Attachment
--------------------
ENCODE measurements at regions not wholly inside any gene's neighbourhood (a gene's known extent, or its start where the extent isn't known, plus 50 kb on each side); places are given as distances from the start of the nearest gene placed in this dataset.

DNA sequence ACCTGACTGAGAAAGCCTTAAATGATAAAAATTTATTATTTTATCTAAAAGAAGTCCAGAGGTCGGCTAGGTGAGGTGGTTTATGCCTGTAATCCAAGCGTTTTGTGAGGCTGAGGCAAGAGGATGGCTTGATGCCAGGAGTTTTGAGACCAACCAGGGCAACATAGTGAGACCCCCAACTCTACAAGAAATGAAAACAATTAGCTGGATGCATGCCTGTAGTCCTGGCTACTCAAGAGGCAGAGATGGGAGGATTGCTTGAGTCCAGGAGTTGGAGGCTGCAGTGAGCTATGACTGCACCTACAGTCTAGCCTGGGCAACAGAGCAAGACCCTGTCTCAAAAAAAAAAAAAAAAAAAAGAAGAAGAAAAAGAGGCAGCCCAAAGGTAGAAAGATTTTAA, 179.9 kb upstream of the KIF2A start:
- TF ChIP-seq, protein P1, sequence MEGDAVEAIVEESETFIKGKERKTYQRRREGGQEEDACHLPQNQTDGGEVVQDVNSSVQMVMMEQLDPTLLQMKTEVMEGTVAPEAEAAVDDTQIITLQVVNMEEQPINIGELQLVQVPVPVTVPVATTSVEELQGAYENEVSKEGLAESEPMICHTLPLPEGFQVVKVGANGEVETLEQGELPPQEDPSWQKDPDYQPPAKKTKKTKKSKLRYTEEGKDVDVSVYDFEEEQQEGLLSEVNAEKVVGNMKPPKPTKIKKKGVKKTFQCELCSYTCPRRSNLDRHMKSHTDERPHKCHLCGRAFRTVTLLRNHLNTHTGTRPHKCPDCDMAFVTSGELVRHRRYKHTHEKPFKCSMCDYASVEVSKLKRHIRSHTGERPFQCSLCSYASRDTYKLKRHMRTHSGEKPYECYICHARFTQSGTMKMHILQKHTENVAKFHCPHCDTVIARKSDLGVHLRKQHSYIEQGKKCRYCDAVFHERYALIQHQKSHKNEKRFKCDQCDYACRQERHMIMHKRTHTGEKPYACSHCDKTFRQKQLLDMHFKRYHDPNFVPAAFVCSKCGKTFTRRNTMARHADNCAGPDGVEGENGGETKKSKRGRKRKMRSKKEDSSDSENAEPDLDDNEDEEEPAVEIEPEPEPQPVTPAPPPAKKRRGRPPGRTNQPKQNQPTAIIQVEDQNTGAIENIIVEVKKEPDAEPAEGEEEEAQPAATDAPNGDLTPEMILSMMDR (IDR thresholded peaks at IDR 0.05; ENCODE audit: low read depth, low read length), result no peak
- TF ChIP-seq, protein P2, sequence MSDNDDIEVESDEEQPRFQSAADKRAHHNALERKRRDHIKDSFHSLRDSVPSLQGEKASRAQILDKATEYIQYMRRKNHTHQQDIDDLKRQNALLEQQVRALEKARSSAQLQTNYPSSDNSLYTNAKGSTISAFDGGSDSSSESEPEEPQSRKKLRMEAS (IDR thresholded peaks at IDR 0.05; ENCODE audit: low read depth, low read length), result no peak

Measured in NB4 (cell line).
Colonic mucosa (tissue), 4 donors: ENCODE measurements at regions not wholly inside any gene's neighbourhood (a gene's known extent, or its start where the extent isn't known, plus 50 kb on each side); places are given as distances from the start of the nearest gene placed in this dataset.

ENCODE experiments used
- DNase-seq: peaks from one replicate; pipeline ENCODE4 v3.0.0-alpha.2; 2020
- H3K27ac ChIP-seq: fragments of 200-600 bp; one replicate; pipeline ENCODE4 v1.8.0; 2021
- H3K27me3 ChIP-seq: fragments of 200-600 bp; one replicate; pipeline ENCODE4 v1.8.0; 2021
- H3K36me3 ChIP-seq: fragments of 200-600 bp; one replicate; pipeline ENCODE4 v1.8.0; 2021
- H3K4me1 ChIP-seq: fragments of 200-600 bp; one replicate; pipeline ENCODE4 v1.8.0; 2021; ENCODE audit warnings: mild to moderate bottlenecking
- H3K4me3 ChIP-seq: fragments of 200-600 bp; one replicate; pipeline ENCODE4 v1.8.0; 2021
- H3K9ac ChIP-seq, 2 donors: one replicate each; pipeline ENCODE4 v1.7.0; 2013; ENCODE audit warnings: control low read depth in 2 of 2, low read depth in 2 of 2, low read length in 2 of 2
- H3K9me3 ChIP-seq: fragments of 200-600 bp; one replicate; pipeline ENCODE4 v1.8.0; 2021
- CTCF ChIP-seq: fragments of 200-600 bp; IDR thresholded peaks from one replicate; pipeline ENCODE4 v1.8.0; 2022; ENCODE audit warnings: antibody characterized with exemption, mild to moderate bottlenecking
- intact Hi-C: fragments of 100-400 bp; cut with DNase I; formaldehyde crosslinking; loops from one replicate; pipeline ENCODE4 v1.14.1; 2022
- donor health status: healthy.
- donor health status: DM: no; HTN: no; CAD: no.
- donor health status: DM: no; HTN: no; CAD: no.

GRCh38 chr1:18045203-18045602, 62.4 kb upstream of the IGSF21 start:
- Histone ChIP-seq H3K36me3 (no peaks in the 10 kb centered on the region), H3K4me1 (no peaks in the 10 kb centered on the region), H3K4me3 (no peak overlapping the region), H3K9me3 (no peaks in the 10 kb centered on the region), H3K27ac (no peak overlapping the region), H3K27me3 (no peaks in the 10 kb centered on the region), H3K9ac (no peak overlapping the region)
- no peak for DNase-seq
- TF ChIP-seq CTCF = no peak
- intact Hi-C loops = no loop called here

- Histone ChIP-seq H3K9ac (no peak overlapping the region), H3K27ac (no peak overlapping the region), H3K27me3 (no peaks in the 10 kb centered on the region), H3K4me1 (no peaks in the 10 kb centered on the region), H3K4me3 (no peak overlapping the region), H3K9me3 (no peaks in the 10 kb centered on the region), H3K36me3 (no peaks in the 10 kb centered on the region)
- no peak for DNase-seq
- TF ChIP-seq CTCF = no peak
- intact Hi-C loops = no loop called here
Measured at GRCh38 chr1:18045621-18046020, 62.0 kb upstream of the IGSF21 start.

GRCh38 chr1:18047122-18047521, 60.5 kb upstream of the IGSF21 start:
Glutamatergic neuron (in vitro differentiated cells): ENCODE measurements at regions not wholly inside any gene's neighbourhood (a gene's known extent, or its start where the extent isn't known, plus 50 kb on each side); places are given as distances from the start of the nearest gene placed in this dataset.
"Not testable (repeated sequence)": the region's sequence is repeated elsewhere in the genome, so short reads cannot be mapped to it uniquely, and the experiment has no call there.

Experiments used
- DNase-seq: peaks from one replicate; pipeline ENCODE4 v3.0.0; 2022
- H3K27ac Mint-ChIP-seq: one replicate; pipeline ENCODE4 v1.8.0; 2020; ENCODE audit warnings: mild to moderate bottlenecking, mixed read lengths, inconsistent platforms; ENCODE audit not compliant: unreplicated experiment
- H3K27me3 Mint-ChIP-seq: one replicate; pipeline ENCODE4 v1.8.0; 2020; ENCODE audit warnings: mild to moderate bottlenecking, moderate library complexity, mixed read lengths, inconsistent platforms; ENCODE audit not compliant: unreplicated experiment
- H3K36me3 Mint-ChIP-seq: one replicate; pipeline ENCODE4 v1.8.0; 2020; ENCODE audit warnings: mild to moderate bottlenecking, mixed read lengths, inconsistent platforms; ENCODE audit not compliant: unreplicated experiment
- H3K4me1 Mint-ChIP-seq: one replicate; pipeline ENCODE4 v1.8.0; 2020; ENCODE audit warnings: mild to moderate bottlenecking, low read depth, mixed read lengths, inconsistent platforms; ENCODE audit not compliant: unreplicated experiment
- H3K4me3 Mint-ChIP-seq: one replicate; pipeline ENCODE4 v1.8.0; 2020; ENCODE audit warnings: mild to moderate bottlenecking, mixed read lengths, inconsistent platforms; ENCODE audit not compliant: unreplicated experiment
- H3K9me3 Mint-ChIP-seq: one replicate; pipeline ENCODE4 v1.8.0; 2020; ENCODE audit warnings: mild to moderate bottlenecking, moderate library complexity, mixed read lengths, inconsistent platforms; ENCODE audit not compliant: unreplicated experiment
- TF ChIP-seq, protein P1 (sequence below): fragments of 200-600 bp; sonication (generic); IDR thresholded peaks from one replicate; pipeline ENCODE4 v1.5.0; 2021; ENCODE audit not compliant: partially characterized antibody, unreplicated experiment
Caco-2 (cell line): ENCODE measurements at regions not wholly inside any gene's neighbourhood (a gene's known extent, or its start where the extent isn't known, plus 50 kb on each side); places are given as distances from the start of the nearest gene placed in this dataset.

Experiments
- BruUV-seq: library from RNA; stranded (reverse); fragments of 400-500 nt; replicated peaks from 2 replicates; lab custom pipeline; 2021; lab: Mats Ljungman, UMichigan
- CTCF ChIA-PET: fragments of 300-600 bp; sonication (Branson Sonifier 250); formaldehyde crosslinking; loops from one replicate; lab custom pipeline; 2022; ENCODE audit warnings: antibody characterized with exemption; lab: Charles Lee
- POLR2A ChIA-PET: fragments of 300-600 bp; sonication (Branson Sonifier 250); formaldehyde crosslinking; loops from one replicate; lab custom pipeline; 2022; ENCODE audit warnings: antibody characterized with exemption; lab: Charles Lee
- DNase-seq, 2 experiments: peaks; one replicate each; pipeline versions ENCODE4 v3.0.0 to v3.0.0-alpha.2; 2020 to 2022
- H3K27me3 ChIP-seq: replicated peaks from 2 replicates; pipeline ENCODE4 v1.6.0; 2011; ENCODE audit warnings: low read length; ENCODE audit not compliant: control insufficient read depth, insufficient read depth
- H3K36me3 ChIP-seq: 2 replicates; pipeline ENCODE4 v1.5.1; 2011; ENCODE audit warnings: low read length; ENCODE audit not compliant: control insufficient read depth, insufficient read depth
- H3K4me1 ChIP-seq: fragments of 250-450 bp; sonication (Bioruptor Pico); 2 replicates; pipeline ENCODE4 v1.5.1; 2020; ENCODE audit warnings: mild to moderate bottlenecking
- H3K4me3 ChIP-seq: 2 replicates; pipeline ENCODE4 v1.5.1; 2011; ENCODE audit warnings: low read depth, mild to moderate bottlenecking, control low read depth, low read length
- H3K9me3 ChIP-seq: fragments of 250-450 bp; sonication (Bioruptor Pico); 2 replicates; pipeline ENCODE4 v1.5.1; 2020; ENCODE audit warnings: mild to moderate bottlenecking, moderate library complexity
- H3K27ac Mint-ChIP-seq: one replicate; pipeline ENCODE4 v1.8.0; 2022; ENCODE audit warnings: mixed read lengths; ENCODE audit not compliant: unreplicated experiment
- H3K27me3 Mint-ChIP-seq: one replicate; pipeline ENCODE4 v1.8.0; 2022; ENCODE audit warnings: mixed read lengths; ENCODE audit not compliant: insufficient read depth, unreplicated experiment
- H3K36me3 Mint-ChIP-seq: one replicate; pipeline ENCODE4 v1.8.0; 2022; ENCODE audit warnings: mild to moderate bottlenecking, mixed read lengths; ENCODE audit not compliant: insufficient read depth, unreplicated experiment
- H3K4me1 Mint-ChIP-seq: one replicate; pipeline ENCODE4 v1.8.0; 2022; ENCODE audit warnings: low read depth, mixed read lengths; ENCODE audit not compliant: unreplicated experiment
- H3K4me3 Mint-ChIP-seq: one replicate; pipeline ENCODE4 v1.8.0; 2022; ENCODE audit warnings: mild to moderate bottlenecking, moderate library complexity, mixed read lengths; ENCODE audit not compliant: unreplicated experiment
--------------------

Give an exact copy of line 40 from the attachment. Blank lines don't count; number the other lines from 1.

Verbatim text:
- H3K4me3 Mint-ChIP-seq: one replicate; pipeline ENCODE4 v1.8.0; 2020; ENCODE audit warnings: mild to moderate bottlenecking, mixed read lengths, inconsistent platforms; ENCODE audit not compliant: unreplicated experiment